News for those who live, work and play in the Santiam Canyon

PacifiCorp asks for plantiffs endorsement

PacifiCorp is asking survivors of the 2020 Labor Day fires to endorse the company’s arguments against them as the first in a series of Phase II trials approaches.

In court filings Oct. 27 in Multnomah County Circuit Court, the company submitted requests for admissions to 10 plaintiffs in James et al vs. PacifiCorp ahead of a trial set for Jan. 8, 2024.

The trial will determine individual damages for the 10 plaintiffs after the company was found liable in June for the Santiam, South Obenchain and Echo Mountain Complex and 242 fires.

Similar trials are set for February and April 2024. The outcomes will help determine the strength of remaining cases for roughly 5,000 class members.

According to Cornell Law School, requests for admissions involve parties responding under oath to prepared questions, and are commonly used to establish undisputed facts prior to trial.

According to the Oregon Rules of Civil Procedure, parties have 45 days to respond or to object after being served with a request for admissions. If no response or objection is received, the matters at issue will be considered “admitted” and legally settled.

PacifiCorp’s Oct. 27 filings asked plaintiffs to admit to the claims the company has leveled against them throughout proceedings that it argues release the company from liability. 

Requested admissions included that plaintiffs did not see the fires start or watch the fires damage their property. PacifiCorp has previously claimed those things when arguing a lack of evidence. 

The company also asked plaintiffs to admit they failed to prevent or mitigate their own losses, which was an affirmative defense in PacifiCorp’s formal answer to the initial complaint.

Other requests relate to whether or not plaintiffs suffered injuries from the fires, received insurance payments, have since rebuilt, and their annual income and lifetime earnings. 

A total of 23 requested admissions were in each filing.

The company also asked plaintiffs to agree with its assertion that a June 12 jury verdict finding it negligently liable for the fires did not apply to the entire class. 

The requests specifically asked the 10 plaintiffs to admit “no jury has determined that PacifiCorp’s conduct caused each and every item of damage that you seek in this Phase II trial.”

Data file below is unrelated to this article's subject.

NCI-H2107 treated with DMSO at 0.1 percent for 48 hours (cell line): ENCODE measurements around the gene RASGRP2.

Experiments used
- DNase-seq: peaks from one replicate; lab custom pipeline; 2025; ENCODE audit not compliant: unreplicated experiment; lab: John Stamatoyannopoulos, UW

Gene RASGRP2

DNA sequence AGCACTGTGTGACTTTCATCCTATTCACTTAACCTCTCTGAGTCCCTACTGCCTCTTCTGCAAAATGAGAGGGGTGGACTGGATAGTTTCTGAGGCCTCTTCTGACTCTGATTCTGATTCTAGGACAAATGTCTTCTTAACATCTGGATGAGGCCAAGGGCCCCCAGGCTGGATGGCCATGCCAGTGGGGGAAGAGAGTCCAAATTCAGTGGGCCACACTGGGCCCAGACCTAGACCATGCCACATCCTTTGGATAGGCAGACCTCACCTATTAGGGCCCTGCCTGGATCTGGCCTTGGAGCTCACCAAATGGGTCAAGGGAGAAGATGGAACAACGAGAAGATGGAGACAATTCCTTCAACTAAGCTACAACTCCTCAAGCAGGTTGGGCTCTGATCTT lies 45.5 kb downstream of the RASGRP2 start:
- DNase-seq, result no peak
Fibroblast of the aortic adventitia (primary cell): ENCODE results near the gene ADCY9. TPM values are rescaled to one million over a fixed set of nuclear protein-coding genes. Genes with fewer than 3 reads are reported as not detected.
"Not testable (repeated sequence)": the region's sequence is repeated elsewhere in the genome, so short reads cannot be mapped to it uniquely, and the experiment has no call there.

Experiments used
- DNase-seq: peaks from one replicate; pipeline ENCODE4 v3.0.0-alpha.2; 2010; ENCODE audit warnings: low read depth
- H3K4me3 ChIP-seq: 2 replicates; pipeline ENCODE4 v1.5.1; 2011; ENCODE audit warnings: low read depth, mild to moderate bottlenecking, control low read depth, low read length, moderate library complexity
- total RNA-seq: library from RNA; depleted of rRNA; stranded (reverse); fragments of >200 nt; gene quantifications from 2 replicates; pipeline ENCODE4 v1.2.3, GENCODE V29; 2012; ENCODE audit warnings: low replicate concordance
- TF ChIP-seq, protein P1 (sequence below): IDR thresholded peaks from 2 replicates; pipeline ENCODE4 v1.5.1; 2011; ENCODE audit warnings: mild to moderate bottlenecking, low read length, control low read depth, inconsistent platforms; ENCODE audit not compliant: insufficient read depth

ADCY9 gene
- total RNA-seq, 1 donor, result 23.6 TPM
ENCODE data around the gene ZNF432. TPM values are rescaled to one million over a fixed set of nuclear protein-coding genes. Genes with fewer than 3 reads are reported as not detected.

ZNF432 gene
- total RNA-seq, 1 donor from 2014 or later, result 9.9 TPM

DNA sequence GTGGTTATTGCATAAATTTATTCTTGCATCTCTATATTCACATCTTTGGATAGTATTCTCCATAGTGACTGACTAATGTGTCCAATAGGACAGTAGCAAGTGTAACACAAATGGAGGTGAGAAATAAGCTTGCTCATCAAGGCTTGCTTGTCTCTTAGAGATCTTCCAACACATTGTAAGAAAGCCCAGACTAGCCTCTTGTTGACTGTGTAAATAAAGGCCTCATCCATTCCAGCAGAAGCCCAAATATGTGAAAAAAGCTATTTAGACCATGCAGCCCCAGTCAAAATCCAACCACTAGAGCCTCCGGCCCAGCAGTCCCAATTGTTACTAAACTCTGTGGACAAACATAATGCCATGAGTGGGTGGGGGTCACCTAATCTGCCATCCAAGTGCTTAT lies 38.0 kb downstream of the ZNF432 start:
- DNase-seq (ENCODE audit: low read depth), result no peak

Plaintiff attorneys have repeatedly argued the June 12 verdict settled the matter of liability and Phase II is only to determine damages. They have accused PacifiCorp of improperly attempting to relitigate the issue and of filing frivolous requests to bog down proceedings.

As of press time, plaintiff attorneys had yet to respond to PacifiCorp’s Oct. 27 requests.

As the January trial approaches, a hearing is scheduled for Nov. 9 for parties to argue whether or not the June 12 verdict should be set aside or a mistrial declared. 

PacifiCorp claims the verdict was not based on the law or on evidence given during the trial, and that witness testimony about fire deaths may have prejudiced the jury.

Also pending is a request by PacifiCorp to strike three of the 10 plaintiffs from the upcoming trial, as well as the February trial, on the grounds they do not adequately represent the class. 

The company claims plaintiff attorneys improperly excluded 242 Fire survivors from among the two groups of 10, and disproportionately included claims for total losses rather than partial losses. 

A hearing to argue this matter had not been set by press deadline.

Parties are also awaiting a decision from Judge Steffan Alexander on whether or not PacifiCorp will pay full damages out of the $90 million awarded by the jury in June. PacifiCorp settled in May with a class of insurance companies over the fires, and argues James plaintiffs who received insurance payouts no longer qualify for economic damages.

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